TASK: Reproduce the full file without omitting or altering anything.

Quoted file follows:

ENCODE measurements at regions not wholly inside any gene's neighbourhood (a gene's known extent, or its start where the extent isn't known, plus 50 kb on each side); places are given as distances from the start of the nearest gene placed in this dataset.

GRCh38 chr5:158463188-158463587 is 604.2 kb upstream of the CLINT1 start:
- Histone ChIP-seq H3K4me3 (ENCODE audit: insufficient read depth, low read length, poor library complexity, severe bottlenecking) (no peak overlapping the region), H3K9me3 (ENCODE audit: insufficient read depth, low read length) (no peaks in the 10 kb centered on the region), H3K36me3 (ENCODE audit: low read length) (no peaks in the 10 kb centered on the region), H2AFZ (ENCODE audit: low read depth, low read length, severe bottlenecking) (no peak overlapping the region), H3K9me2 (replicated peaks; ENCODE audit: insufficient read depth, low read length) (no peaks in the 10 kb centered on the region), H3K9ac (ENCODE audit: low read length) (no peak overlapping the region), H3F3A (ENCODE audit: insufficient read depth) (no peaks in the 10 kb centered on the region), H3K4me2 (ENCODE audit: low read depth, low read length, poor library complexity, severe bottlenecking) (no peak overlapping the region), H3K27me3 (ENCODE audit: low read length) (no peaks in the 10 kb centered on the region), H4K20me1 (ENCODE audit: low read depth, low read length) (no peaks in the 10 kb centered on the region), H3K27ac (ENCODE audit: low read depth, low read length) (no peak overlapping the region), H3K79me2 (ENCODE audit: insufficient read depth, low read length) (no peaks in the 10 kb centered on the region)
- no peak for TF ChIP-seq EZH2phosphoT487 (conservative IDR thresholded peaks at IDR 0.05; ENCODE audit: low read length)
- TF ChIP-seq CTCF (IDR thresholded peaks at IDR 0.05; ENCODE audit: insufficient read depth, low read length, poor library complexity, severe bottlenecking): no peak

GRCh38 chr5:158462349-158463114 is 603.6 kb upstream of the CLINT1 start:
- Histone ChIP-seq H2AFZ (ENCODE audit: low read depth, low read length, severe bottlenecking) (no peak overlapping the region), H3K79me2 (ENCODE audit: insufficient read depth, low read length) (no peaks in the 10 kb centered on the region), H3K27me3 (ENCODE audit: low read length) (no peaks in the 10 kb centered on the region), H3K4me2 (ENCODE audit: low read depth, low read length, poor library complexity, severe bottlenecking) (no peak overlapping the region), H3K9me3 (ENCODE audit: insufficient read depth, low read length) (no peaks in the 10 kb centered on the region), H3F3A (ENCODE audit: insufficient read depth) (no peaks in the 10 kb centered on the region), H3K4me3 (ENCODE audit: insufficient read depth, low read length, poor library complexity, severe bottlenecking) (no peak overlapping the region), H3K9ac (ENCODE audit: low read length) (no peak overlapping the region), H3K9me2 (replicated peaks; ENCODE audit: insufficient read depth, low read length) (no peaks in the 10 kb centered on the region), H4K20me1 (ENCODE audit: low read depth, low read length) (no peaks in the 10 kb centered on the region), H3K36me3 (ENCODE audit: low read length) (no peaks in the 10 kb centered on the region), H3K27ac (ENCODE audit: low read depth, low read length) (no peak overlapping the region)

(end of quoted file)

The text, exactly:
ENCODE measurements at regions not wholly inside any gene's neighbourhood (a gene's known extent, or its start where the extent isn't known, plus 50 kb on each side); places are given as distances from the start of the nearest gene placed in this dataset.

GRCh38 chr5:158463188-158463587 is 604.2 kb upstream of the CLINT1 start:
- Histone ChIP-seq H3K4me3 (ENCODE audit: insufficient read depth, low read length, poor library complexity, severe bottlenecking) (no peak overlapping the region), H3K9me3 (ENCODE audit: insufficient read depth, low read length) (no peaks in the 10 kb centered on the region), H3K36me3 (ENCODE audit: low read length) (no peaks in the 10 kb centered on the region), H2AFZ (ENCODE audit: low read depth, low read length, severe bottlenecking) (no peak overlapping the region), H3K9me2 (replicated peaks; ENCODE audit: insufficient read depth, low read length) (no peaks in the 10 kb centered on the region), H3K9ac (ENCODE audit: low read length) (no peak overlapping the region), H3F3A (ENCODE audit: insufficient read depth) (no peaks in the 10 kb centered on the region), H3K4me2 (ENCODE audit: low read depth, low read length, poor library complexity, severe bottlenecking) (no peak overlapping the region), H3K27me3 (ENCODE audit: low read length) (no peaks in the 10 kb centered on the region), H4K20me1 (ENCODE audit: low read depth, low read length) (no peaks in the 10 kb centered on the region), H3K27ac (ENCODE audit: low read depth, low read length) (no peak overlapping the region), H3K79me2 (ENCODE audit: insufficient read depth, low read length) (no peaks in the 10 kb centered on the region)
- no peak for TF ChIP-seq EZH2phosphoT487 (conservative IDR thresholded peaks at IDR 0.05; ENCODE audit: low read length)
- TF ChIP-seq CTCF (IDR thresholded peaks at IDR 0.05; ENCODE audit: insufficient read depth, low read length, poor library complexity, severe bottlenecking): no peak

GRCh38 chr5:158462349-158463114 is 603.6 kb upstream of the CLINT1 start:
- Histone ChIP-seq H2AFZ (ENCODE audit: low read depth, low read length, severe bottlenecking) (no peak overlapping the region), H3K79me2 (ENCODE audit: insufficient read depth, low read length) (no peaks in the 10 kb centered on the region), H3K27me3 (ENCODE audit: low read length) (no peaks in the 10 kb centered on the region), H3K4me2 (ENCODE audit: low read depth, low read length, poor library complexity, severe bottlenecking) (no peak overlapping the region), H3K9me3 (ENCODE audit: insufficient read depth, low read length) (no peaks in the 10 kb centered on the region), H3F3A (ENCODE audit: insufficient read depth) (no peaks in the 10 kb centered on the region), H3K4me3 (ENCODE audit: insufficient read depth, low read length, poor library complexity, severe bottlenecking) (no peak overlapping the region), H3K9ac (ENCODE audit: low read length) (no peak overlapping the region), H3K9me2 (replicated peaks; ENCODE audit: insufficient read depth, low read length) (no peaks in the 10 kb centered on the region), H4K20me1 (ENCODE audit: low read depth, low read length) (no peaks in the 10 kb centered on the region), H3K36me3 (ENCODE audit: low read length) (no peaks in the 10 kb centered on the region), H3K27ac (ENCODE audit: low read depth, low read length) (no peak overlapping the region)